Universe Today 24 Aug 2020, 11:52 UTC Venus has been garnering a lot of attention lately, though primarily in the scientific community as the last Hollywood movie about the planet was released in the 1960s. This is in part due to its dramatic difference from Earth, and what that difference might mean for the study of exoplanets. If we can better understand what happened during Venus’ formation to make it the hell scape it is today, we might be able to better understand what truly constitutes the habitable zone around other stars.
Universe Today 21 Aug 2020, 17:31 UTC When it comes to places with the potential for habitability, Venus isn’t usually considered on that list. The hot, greenhouse-effect-gone-mad neighboring planet with a crushing surface pressure and sulfuric acid clouds certainly isn’t friendly to life as we know it, and the few spacecraft humanity has sent to Venus’ surface have only endured a few minutes.
The Planetary Society Blog 21 Aug 2020, 15:02 UTC NASA’s Hubble Space Telescope, launched in 1990, is a multipurpose observatory in Earth orbit used for astrophysics and planetary science.
Bad Astronomy 20 Aug 2020, 13:00 UTC To a large extent, most of the Universe is hydrogen. It's the simplest element, just a proton and an electron (and honestly, the electron is optional), and it came out of the fires of the Big Bang. Roughly 75% of the non-dark Universe is hydrogen by mass, with 25% being helium, and the tiny remainder is everything else, basically a roundoff error.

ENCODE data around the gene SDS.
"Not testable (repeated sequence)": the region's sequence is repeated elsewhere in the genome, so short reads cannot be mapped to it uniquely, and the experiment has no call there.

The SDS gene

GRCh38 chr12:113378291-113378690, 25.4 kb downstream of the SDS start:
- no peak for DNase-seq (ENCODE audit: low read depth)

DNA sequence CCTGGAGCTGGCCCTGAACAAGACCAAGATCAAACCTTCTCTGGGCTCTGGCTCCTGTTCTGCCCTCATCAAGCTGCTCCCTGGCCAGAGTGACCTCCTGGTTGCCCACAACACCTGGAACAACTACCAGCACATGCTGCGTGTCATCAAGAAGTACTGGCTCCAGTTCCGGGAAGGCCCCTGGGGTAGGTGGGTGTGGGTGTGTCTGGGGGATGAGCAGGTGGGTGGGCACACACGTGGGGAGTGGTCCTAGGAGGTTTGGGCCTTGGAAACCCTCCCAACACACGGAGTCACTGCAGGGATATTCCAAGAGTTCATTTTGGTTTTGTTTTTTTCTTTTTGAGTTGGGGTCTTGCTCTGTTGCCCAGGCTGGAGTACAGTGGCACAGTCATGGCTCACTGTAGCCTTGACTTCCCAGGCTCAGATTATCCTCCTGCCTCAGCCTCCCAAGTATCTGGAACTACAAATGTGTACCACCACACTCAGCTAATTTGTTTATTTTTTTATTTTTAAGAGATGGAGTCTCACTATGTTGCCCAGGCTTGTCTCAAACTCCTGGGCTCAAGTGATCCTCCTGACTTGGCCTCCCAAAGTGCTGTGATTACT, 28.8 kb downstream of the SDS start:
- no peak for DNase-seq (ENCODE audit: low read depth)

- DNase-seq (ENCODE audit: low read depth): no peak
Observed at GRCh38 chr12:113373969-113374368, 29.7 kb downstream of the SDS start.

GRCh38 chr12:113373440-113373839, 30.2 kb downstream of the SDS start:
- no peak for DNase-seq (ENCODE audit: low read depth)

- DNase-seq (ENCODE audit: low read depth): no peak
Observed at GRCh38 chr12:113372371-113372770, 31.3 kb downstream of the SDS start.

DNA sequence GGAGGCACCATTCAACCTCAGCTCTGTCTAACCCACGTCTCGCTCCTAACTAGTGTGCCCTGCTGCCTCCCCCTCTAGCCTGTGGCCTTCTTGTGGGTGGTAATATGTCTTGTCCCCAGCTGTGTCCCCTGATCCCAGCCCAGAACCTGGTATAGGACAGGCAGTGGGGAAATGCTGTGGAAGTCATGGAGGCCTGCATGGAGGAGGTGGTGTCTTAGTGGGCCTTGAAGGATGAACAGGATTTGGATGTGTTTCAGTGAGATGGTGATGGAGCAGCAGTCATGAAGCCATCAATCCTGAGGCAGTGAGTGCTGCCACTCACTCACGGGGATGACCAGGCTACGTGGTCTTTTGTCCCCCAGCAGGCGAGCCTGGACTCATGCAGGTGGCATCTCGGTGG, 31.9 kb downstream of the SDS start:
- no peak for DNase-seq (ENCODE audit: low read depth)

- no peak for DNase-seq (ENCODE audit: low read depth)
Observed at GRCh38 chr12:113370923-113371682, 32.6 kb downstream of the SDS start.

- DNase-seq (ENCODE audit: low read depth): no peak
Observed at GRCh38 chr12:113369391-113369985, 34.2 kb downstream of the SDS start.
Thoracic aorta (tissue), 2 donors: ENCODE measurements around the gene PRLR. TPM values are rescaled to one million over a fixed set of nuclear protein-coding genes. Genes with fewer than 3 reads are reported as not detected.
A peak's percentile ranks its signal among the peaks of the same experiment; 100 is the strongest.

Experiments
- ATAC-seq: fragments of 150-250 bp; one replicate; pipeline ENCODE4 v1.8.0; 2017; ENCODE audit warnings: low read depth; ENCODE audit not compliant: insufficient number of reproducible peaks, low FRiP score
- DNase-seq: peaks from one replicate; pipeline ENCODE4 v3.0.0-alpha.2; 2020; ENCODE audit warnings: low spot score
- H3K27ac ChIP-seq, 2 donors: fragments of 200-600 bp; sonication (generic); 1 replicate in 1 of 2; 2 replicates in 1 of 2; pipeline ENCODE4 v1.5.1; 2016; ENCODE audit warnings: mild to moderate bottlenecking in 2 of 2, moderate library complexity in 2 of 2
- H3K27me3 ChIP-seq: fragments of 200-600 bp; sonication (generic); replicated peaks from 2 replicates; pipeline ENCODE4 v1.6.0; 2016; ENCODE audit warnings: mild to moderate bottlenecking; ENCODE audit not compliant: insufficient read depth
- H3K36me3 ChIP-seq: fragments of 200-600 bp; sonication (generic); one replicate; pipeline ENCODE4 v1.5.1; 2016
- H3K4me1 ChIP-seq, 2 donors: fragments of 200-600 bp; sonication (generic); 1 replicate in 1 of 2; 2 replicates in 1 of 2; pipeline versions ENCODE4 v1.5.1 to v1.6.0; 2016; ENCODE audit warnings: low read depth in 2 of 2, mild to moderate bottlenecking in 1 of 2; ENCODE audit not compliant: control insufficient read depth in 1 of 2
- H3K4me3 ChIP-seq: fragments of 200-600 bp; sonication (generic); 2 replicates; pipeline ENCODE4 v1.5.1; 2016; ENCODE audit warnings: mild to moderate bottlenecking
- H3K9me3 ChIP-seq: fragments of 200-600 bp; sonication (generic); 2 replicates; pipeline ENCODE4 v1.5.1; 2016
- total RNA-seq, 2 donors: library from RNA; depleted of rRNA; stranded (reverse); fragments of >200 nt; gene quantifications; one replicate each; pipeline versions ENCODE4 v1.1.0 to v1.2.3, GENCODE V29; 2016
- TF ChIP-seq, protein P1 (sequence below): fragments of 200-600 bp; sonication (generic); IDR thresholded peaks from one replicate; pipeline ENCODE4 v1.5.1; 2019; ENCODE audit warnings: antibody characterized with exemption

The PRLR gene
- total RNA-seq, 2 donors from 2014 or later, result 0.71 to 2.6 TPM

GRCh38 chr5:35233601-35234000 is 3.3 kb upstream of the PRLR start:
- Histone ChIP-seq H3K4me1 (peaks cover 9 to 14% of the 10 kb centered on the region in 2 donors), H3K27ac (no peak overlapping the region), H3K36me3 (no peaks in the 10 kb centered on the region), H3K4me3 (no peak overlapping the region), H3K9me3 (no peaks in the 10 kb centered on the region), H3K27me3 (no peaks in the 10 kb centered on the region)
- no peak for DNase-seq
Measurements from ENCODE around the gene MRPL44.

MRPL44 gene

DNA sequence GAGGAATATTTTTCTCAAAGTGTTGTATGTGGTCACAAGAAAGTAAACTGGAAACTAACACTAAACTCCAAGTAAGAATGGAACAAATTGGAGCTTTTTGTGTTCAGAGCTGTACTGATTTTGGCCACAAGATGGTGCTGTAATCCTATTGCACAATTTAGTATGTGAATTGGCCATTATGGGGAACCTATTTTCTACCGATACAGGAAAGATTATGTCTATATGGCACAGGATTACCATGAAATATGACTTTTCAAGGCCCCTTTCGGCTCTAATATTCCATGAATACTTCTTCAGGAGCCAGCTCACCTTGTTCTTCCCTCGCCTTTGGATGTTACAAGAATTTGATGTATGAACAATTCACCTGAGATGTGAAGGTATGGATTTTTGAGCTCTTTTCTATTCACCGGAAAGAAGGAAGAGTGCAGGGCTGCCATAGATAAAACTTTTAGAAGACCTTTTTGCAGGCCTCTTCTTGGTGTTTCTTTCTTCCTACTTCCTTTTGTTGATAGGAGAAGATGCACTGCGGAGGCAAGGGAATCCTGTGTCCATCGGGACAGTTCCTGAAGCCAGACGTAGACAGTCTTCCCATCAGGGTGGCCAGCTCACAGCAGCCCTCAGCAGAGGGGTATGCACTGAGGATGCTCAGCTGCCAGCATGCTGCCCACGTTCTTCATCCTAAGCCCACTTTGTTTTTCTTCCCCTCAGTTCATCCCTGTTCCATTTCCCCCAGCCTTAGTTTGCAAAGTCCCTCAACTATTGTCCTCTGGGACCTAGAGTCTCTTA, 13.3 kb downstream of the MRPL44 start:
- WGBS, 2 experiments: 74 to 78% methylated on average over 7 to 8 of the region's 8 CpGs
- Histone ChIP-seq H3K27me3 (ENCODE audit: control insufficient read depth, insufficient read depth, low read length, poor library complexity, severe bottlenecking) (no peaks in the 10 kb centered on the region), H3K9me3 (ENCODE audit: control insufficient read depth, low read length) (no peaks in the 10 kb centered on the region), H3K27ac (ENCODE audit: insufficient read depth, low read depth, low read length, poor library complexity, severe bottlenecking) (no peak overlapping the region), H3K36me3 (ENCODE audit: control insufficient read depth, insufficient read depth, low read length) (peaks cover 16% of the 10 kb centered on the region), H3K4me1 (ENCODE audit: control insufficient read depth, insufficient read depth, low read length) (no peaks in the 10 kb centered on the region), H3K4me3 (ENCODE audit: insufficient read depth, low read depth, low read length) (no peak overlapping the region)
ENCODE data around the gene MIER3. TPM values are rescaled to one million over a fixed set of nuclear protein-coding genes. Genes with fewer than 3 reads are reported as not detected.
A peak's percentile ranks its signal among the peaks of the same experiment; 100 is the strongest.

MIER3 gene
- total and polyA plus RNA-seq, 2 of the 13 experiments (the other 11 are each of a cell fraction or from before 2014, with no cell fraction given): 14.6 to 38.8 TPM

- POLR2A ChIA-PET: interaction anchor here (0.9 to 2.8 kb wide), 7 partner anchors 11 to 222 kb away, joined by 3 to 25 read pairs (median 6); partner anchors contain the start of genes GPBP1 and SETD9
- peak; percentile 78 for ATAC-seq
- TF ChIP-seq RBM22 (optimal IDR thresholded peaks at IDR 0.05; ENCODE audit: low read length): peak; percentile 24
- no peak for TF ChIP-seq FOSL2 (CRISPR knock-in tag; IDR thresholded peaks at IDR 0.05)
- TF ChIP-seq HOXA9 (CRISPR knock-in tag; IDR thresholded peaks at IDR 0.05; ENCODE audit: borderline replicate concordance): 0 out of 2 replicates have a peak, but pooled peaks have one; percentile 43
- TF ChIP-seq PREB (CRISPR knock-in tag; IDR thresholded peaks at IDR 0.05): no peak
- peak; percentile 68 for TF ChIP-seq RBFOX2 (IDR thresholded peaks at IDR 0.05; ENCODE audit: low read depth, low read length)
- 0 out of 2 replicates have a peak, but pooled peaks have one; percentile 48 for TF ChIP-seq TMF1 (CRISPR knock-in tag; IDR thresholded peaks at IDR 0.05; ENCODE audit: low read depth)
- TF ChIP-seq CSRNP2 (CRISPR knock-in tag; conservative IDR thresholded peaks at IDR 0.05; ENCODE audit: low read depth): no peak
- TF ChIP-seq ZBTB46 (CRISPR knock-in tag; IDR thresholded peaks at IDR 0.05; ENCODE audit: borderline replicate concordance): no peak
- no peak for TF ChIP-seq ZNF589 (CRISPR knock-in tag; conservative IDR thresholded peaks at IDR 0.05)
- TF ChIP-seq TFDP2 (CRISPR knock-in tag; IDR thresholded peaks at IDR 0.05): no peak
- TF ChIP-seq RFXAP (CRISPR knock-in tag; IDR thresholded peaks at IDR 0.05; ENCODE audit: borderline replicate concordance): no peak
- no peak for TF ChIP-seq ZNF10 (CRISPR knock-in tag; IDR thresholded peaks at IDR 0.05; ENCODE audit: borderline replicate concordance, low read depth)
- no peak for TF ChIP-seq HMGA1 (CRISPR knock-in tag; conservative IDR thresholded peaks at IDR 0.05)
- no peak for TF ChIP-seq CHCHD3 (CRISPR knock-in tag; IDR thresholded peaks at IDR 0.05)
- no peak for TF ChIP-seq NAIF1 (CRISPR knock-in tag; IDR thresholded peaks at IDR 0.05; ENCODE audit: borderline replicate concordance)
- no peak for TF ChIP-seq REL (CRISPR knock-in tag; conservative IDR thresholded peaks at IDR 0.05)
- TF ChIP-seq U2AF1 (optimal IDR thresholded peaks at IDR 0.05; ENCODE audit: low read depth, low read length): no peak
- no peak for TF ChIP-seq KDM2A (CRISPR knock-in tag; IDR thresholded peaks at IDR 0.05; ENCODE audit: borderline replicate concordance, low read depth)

Cosmology & Space Exploration 19 Aug 2020, 11:42 UTC 95 nearby brown dwarfs have been discovered thanks to a collaboration between volunteers and professional scientists.
This Distorted Circle is Actually a Galaxy That Looked Very Similar to the Milky Way, Shortly After the Big Bang19 Aug 2020, 11:19 UTC The most widely accepted cosmological view states that the first galaxies formed about 380–400 million years after the Big Bang. These were made up of young, hot stars that lived fast and died young, causing the galaxies themselves to be turbulent. At least, that was the theory until a European team of astronomers observed a galaxy 12 billion light-years away that closely resembled the Milky Way.
Centauri Dreams 18 Aug 2020, 16:06 UTC Studies of interstellar interloper ‘Oumuamua move at lightning pace, to judge from a recent exchange on hydrogen ice. A study by Greg Laughlin and Darryl Seligman (both at Yale) just published in June, has now met a response from Thiem Hoang (Korea University of Science and Technology, Daejeon) and Harvard’s Avi Loeb. The issue is significant because if, as Laughlin and Seligman argued, ‘Oumuamua were made of hydrogen ice, then the outgassing that drove its slight acceleration would not have been detectable. At least one mystery solved.
Universe Today 18 Aug 2020, 13:47 UTC Humanity is still a long way away from a fully artificial intelligence system. For now at least, AI is particularly good at some specialized tasks, such as classifying cats in videos. Now it has a new skill set: identifying spiral patterns in galaxies.